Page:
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Stuck on Free-Fall Acceleration problem

  1. Jan 23, 2006 #1
    I keep trying to get this right but I keep falling short. Here's the problem:

    A hoodlum throws a stone vertically downward with an initial speed of 19.0 m/s from the roof of a building, 39.0 m above the ground. (a) How long does it take the stone to reach the ground? (b) What is the speed of the stone at impact?

    My professor has given us a number of formulas to use for motion problems and they are as follows:

    Vf = Final Velocity, Vi = Initial Velocity, a = acceleration, t = time, d = displacement

    First Formula: Vf^2 = Vi^2 + 2ad

    Second Formula: d = Vi(t) + (a/2)(t^2)

    Third Formula: Vf = Vi + at

    Which formula could I use to solve this problem? For part a based on what my textbook indicates it'd seem that the second formula will do it, but when I plug in the data that's given I end up with:

    39m = 19t - 4.9t^2

    But as you can see this doesn't give me a single variable. (Well it does, t, but I end up with a quadratic equation).

    Do I just solve the quadratic or am I doing something wrong? And if I'm doing something wrong, am I using the right formula of the 3 or do I need to use a different one? Please help! Thanks!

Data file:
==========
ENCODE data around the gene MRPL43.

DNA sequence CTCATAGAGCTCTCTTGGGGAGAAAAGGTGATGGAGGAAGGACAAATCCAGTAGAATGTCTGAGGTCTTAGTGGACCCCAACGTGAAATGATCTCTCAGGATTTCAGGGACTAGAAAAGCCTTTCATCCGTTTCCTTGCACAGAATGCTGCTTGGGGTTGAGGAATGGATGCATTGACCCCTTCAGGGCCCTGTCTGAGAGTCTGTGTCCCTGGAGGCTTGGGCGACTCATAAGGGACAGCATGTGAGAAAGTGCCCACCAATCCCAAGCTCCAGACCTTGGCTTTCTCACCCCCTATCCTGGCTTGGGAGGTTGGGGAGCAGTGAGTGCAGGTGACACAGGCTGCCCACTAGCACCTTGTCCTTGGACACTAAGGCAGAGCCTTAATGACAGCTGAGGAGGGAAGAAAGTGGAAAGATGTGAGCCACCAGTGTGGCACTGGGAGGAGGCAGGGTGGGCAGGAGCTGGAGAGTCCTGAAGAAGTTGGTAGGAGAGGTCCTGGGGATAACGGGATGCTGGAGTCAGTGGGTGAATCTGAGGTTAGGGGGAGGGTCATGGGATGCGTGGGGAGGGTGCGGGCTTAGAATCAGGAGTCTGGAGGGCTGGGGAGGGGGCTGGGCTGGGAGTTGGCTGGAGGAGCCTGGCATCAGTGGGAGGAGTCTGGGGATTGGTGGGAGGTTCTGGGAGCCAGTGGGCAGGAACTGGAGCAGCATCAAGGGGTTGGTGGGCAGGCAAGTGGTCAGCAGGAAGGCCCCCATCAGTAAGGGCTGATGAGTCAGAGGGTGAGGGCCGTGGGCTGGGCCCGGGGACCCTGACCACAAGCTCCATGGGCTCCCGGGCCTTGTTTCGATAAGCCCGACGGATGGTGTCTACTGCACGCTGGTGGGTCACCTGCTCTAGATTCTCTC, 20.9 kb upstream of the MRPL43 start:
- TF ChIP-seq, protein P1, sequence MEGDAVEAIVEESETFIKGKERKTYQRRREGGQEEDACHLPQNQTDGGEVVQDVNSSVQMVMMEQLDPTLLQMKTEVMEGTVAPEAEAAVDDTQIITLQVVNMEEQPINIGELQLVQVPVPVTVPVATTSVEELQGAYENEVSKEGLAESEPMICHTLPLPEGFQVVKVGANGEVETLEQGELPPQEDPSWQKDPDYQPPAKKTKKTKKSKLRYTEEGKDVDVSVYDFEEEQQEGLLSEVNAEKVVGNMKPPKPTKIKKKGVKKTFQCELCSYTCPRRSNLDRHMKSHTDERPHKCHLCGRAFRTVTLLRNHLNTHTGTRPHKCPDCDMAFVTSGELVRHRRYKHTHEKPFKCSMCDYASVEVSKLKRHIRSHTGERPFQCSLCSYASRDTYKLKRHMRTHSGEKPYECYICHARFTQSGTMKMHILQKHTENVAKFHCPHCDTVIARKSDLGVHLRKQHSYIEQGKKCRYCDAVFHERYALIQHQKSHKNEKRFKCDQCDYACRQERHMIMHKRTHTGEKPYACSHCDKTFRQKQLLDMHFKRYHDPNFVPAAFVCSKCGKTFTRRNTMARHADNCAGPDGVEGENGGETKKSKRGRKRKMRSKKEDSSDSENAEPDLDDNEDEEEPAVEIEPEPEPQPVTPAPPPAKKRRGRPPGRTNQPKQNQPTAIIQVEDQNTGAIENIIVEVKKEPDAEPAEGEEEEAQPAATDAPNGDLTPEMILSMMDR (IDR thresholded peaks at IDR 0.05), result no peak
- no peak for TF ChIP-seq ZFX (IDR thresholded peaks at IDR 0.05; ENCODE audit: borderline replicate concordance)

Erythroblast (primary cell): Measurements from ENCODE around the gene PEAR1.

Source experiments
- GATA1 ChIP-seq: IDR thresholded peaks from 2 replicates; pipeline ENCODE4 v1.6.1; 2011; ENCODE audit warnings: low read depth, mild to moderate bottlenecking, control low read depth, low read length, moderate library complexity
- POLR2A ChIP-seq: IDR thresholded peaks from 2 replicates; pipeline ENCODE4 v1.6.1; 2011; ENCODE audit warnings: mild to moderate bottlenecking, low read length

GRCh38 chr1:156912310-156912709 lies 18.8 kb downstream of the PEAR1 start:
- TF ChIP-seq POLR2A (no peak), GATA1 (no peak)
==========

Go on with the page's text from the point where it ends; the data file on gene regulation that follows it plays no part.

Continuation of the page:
2. jcsd
  3. Jan 23, 2006 #2
    You are using the correct formula, but all the terms should be of the same sign, positive or negative, since the displacement, initial velocity, and acceleration all have the same direction - downward.
  4. Jan 23, 2006 #3
    Rewriting then...

    -39m = -19t - 4.9t^2?

    But no matter how I setup the signs I'm stuck with a quadratic. Do I just solve like a quadratic then?
  5. Jan 23, 2006 #4

    What is wrong with having a quadratic? Solve for t. You'll get two answers, one positive, one negative. Obviously, it can't be the negative one (since that would be before the stone was thrown). So the positive one is your answer. However, your quadratic has the wrong signs. The correct equation should be:


    This is because d is the distance the stone travels, not its initial height. So if it goes 39m down, it moves -39m. If its velocity is 19 m/s down, that -19m/s. If its acceleration is 9.8 m/s^2 down, thats -9.8 m/s^2.
  6. Jan 23, 2006 #5
    Ahh thanks. Well as long as a quadratic is fine I'm good to go. Thanks again!
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